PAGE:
Stay dry and clean with a simple spray.
How often have you wished that you had something waterproof? I don’t mean something water resistant, but something that could actually repel a liquid. Imagine clothes that never got wet (or dirty), a car that didn’t get covered in ice, a wooden fence that never rotted. Sounds too good to be true, right?
Meet NeverWet and Ultra-Ever Dry: Two spray-on hydrophobic products that repel liquids. According to their website, “NeverWet is a two-step product system designed to create a moisture repelling barrier on a variety of surfaces. It is suitable for use on metal, wood, aluminum, galvanized metal, PVC, concrete, masonry, asphalt, vinyl siding, fiberglass, canvas, most plastics and more.
Joey Provey reviewed NeverWet and tested two leather boots, one coated and the other not: “after five minutes of submersion, the leather became saturated, particularly around the stitching. Meanwhile, […] the one that I did spray with NeverWet—shed water effectively and came out of the tub as good as new.” He also tested the spray on an outdoor cushion with similar results.
If you’re the kind of person who constantly gets coated in stains or loves to go out in the rain, you can purchase some NeverWet from Home Depot for as little as $20. It takes an hour or so to coat something since it is a two-step process, and each coat takes about half an hour to dry. Each pair of cans is good for 10 to 15 square feet of coating.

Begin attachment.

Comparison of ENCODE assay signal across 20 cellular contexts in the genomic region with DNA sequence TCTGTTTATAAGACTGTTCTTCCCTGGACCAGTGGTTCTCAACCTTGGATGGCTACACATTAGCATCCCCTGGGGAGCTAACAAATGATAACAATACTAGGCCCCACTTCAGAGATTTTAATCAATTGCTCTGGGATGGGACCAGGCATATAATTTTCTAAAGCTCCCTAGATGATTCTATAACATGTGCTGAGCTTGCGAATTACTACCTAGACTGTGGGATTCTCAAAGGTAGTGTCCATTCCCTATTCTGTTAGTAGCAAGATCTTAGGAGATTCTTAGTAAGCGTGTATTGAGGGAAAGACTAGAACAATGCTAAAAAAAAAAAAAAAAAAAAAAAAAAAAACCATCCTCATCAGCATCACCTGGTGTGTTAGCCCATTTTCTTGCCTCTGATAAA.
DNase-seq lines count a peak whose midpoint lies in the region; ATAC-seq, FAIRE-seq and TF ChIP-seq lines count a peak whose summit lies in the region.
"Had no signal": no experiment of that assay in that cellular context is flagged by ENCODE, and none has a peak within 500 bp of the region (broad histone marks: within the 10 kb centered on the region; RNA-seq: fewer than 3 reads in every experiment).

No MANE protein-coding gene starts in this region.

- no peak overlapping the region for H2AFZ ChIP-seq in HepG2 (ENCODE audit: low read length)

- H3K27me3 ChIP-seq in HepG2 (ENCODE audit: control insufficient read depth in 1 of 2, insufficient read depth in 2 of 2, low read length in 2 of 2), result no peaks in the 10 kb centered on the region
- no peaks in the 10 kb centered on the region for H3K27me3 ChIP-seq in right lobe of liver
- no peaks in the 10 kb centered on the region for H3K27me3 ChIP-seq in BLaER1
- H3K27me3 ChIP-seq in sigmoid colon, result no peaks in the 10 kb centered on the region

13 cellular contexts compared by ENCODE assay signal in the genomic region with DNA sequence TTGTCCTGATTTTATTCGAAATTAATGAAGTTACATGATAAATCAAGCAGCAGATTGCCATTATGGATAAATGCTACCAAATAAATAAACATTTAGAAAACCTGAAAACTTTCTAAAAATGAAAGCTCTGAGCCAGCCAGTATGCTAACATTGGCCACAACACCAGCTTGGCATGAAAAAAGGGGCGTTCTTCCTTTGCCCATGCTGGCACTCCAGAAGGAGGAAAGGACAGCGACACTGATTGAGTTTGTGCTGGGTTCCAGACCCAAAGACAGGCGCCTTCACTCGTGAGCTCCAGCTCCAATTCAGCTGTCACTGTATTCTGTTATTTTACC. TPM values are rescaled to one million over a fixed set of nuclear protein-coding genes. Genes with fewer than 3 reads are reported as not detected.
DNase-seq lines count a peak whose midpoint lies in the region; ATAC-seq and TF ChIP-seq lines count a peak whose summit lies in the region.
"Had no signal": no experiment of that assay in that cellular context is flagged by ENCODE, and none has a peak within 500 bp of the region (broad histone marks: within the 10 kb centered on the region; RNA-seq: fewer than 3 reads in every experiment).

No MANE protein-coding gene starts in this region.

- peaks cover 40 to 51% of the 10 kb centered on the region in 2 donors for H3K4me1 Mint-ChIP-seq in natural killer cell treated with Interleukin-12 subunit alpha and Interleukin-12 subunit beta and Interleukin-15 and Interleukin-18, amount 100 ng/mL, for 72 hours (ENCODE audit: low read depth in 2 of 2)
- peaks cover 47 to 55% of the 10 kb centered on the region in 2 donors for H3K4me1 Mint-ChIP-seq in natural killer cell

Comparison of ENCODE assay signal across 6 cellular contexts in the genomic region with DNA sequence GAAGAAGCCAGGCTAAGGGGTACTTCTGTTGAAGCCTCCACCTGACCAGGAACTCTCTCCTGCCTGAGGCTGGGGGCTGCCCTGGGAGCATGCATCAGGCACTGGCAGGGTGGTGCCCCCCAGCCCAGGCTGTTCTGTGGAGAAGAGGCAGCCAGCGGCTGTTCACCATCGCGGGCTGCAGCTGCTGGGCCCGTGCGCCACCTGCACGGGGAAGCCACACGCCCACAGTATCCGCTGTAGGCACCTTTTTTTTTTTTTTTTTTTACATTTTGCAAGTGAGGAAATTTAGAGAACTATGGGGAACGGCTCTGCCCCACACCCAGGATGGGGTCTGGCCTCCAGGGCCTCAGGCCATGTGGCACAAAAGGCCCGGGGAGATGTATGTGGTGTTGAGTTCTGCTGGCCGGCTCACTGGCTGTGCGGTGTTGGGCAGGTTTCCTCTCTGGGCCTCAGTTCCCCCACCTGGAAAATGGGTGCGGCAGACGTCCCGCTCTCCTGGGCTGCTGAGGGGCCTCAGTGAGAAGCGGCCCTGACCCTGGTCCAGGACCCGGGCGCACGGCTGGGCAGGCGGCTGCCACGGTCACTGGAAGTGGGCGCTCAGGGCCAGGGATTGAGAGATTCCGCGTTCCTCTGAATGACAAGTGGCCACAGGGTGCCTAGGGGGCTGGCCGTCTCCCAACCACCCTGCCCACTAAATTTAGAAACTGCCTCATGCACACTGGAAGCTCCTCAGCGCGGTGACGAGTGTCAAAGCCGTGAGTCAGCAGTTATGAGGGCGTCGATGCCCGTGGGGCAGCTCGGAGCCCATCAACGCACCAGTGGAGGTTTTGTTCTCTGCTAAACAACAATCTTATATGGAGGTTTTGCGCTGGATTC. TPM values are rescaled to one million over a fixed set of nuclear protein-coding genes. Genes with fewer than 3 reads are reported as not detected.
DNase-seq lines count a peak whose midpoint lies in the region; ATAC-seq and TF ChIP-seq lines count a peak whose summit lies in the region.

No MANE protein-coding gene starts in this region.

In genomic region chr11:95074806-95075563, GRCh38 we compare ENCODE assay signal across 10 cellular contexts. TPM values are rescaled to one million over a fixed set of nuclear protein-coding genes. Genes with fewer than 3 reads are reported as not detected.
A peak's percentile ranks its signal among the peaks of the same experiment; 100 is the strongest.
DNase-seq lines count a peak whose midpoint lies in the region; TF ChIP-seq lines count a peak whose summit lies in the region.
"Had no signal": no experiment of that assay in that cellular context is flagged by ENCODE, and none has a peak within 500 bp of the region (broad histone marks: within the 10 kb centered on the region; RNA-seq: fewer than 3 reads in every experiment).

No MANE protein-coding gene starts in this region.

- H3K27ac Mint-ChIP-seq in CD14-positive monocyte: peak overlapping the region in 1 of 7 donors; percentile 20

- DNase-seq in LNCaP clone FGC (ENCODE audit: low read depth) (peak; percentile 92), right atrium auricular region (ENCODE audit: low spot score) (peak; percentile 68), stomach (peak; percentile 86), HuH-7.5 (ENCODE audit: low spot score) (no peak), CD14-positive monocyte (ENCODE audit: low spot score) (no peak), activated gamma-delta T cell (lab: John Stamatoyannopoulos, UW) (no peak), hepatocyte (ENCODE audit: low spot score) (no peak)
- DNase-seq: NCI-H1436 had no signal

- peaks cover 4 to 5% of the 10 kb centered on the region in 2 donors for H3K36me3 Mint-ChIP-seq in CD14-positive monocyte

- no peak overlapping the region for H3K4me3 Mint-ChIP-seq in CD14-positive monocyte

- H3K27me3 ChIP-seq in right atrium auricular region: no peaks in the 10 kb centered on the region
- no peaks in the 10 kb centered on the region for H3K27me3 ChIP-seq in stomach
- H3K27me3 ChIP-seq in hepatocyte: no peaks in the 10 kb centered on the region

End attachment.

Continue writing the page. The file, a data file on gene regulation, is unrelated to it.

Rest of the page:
The sprays are not meant for high abrasion locations — for example, a road — but the coating can last for about a year. Be warned that it will be less effective if you’re coating something that you will be frequently touching, as the oil in your skin will interfere with the chemistry.
Both sprays leave a visible coat that has a hazy translucent white appearance, so it isn’t necessarily visibly pleasing. In fact, reviewers from Gizmodo weren’t impressed by NeverWet at all:
“The box claims that the coating dries to a ‘milky white haze,’ but what you really end up with is more along the lines of ‘someone vomited small amounts of white paint onto my belongings and left it in the sun to dry.’”
Whether or not the spray is right for you depends on what you want it for. But I think that I can safely say that it leads to some pretty entertaining experiments:
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